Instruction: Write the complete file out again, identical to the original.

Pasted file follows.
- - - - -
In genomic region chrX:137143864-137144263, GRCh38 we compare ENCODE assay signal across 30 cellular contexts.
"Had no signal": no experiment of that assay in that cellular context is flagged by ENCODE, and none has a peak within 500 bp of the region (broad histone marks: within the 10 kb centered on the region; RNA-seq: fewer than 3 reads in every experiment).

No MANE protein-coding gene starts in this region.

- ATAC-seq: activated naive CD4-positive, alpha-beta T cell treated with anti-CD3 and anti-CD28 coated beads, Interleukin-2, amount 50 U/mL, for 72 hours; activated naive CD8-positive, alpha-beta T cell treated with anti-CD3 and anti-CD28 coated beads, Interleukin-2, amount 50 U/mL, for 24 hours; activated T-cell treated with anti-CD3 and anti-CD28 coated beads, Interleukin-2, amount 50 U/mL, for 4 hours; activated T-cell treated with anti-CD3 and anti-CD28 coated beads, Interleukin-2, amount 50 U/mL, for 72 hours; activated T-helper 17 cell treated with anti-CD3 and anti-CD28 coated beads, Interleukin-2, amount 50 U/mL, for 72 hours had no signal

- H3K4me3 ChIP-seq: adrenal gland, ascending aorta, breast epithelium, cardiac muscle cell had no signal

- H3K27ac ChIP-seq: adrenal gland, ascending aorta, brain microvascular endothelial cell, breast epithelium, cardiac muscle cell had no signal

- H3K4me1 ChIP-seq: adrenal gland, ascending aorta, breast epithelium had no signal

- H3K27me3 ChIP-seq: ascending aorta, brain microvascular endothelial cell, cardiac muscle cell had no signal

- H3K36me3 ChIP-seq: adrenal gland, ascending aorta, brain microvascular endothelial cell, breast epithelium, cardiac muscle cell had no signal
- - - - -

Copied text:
In genomic region chrX:137143864-137144263, GRCh38 we compare ENCODE assay signal across 30 cellular contexts.
"Had no signal": no experiment of that assay in that cellular context is flagged by ENCODE, and none has a peak within 500 bp of the region (broad histone marks: within the 10 kb centered on the region; RNA-seq: fewer than 3 reads in every experiment).

No MANE protein-coding gene starts in this region.

- ATAC-seq: activated naive CD4-positive, alpha-beta T cell treated with anti-CD3 and anti-CD28 coated beads, Interleukin-2, amount 50 U/mL, for 72 hours; activated naive CD8-positive, alpha-beta T cell treated with anti-CD3 and anti-CD28 coated beads, Interleukin-2, amount 50 U/mL, for 24 hours; activated T-cell treated with anti-CD3 and anti-CD28 coated beads, Interleukin-2, amount 50 U/mL, for 4 hours; activated T-cell treated with anti-CD3 and anti-CD28 coated beads, Interleukin-2, amount 50 U/mL, for 72 hours; activated T-helper 17 cell treated with anti-CD3 and anti-CD28 coated beads, Interleukin-2, amount 50 U/mL, for 72 hours had no signal

- H3K4me3 ChIP-seq: adrenal gland, ascending aorta, breast epithelium, cardiac muscle cell had no signal

- H3K27ac ChIP-seq: adrenal gland, ascending aorta, brain microvascular endothelial cell, breast epithelium, cardiac muscle cell had no signal

- H3K4me1 ChIP-seq: adrenal gland, ascending aorta, breast epithelium had no signal

- H3K27me3 ChIP-seq: ascending aorta, brain microvascular endothelial cell, cardiac muscle cell had no signal

- H3K36me3 ChIP-seq: adrenal gland, ascending aorta, brain microvascular endothelial cell, breast epithelium, cardiac muscle cell had no signal